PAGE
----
Googles surprising portal into the future of virtual reality

Between YouTube, Google search, and Gmail, the Mountain View, California-based company created, owns, and operates much of what we’ve come to expect from using the internet. That’s why it’s such a tremendously big deal that Google’s pushing into virtual reality with one of its most important services: YouTube.
The company told attendees of its annual I/O developer conference Thursday that the public could upload 360-degree videos to YouTube starting this summer. Moreover, a VR-ready version of YouTube will become available in app form in the not-so-distant future. Put more clearly: the world’s most popular video platform is moving into virtual reality.
Imagine this: You buy an inexpensive 360-degree video camera, you record heartfelt family moments with it, you share those moments to your family’s private YouTube account. Watching those videos is like being there all over again. And not just in a nostalgic way; with 360-degree video and a VR headset, you are there.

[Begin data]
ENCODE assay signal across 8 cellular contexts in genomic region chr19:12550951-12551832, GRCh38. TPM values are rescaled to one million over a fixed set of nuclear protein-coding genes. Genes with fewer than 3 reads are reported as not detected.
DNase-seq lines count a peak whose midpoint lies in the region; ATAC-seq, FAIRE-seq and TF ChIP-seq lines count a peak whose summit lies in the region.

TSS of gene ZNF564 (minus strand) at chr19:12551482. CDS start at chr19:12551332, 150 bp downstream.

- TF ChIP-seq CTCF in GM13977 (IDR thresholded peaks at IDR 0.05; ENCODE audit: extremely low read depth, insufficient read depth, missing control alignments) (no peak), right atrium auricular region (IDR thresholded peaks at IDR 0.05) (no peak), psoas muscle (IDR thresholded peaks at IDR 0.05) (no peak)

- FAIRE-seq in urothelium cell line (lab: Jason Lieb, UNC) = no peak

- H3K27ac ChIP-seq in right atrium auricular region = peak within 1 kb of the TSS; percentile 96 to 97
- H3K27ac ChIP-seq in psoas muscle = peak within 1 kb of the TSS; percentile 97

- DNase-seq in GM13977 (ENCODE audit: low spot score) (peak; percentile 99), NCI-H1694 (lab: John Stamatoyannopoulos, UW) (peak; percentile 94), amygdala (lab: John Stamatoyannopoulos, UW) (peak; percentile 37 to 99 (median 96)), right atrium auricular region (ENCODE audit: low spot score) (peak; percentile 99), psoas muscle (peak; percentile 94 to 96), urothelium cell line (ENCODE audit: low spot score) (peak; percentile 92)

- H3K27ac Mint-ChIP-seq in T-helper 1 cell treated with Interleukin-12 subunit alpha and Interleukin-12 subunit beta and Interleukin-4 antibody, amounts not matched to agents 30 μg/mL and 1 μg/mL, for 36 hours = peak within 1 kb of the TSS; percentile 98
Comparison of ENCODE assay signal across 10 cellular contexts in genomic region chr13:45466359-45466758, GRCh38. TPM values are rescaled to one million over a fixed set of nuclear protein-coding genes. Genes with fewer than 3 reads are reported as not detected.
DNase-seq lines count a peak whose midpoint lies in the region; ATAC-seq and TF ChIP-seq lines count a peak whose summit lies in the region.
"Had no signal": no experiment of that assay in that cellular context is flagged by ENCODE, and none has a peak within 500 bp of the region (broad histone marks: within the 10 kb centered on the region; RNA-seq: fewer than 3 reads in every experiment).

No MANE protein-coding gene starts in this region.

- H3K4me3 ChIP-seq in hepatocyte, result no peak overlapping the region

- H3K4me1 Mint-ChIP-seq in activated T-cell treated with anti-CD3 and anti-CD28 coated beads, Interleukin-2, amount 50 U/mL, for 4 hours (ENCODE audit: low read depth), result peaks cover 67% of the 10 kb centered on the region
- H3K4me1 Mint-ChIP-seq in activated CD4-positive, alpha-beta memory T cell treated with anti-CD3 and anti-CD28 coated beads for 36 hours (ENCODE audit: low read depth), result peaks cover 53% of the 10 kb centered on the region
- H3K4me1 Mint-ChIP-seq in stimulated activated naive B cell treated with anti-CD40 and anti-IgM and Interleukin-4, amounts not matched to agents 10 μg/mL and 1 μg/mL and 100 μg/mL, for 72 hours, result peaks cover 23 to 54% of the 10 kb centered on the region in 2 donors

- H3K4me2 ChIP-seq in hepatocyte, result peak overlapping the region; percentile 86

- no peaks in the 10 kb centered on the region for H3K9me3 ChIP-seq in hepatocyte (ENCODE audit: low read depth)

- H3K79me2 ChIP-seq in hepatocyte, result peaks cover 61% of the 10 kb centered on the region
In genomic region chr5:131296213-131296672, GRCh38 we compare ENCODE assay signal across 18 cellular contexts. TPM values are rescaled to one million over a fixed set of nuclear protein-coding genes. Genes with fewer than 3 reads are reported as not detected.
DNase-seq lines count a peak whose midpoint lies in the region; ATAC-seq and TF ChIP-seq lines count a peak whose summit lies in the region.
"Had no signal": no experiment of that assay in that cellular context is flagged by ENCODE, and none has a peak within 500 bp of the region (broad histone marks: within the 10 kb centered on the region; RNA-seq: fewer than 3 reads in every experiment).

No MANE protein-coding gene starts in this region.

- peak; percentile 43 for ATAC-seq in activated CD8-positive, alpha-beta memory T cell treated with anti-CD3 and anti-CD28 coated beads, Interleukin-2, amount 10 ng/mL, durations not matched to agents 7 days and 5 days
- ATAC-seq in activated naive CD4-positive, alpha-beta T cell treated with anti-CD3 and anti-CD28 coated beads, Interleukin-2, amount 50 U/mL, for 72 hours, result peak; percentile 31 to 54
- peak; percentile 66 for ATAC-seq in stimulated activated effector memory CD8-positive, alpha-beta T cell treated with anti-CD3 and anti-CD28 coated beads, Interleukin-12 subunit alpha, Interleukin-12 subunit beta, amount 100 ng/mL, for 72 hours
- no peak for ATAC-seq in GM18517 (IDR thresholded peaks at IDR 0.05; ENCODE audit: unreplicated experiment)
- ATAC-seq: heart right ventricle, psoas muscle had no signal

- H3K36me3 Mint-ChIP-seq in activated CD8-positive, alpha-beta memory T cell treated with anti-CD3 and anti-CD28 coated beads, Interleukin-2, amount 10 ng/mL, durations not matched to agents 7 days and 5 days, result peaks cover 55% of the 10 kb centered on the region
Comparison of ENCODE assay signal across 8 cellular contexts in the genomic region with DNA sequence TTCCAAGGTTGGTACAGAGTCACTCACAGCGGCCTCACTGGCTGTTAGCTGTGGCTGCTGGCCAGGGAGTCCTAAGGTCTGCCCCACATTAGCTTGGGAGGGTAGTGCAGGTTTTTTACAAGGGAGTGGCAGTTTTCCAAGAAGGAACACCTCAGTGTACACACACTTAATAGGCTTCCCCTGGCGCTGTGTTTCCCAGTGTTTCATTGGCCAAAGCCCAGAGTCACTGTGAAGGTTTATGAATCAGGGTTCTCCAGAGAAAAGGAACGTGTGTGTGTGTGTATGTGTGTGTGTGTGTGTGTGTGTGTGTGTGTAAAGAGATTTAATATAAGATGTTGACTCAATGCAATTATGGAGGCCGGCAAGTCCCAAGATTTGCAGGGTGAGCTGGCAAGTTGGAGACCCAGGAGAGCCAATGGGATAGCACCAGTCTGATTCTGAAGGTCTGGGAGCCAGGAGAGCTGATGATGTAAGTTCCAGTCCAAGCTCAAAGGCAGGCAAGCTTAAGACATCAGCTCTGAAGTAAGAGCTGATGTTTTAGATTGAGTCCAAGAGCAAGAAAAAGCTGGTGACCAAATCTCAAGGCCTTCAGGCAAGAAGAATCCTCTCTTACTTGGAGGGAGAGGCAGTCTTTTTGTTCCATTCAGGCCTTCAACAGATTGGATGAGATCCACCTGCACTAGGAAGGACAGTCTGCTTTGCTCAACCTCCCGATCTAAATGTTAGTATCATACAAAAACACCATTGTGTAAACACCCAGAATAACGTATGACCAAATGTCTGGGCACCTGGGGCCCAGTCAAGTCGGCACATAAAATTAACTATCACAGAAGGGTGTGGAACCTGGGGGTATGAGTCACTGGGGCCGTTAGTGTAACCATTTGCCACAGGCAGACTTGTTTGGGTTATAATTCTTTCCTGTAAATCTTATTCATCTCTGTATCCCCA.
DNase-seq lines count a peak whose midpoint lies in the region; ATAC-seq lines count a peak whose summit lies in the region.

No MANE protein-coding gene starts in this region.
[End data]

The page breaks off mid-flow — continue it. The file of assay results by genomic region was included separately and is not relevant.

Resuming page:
With Google’s “Jump” system, that is all possible. “Jump” is the initiative Google unveiled that provides a turnkey solution for turning 360-degree video into viewable YouTube footage. Think of it like this: it’s an easy way for complex video to be easily shot and distributed, for viewing on VR headsets. It’s a standardization for filming, distributing and viewing 360-degree video.
In the next 12 months, a variety of VR headsets from disparate companies will launch. The “killer app” for the mainstream won’t be a dogfighting space shooter, and it won’t be a puzzle game. It’ll be applications like YouTube and Netflix.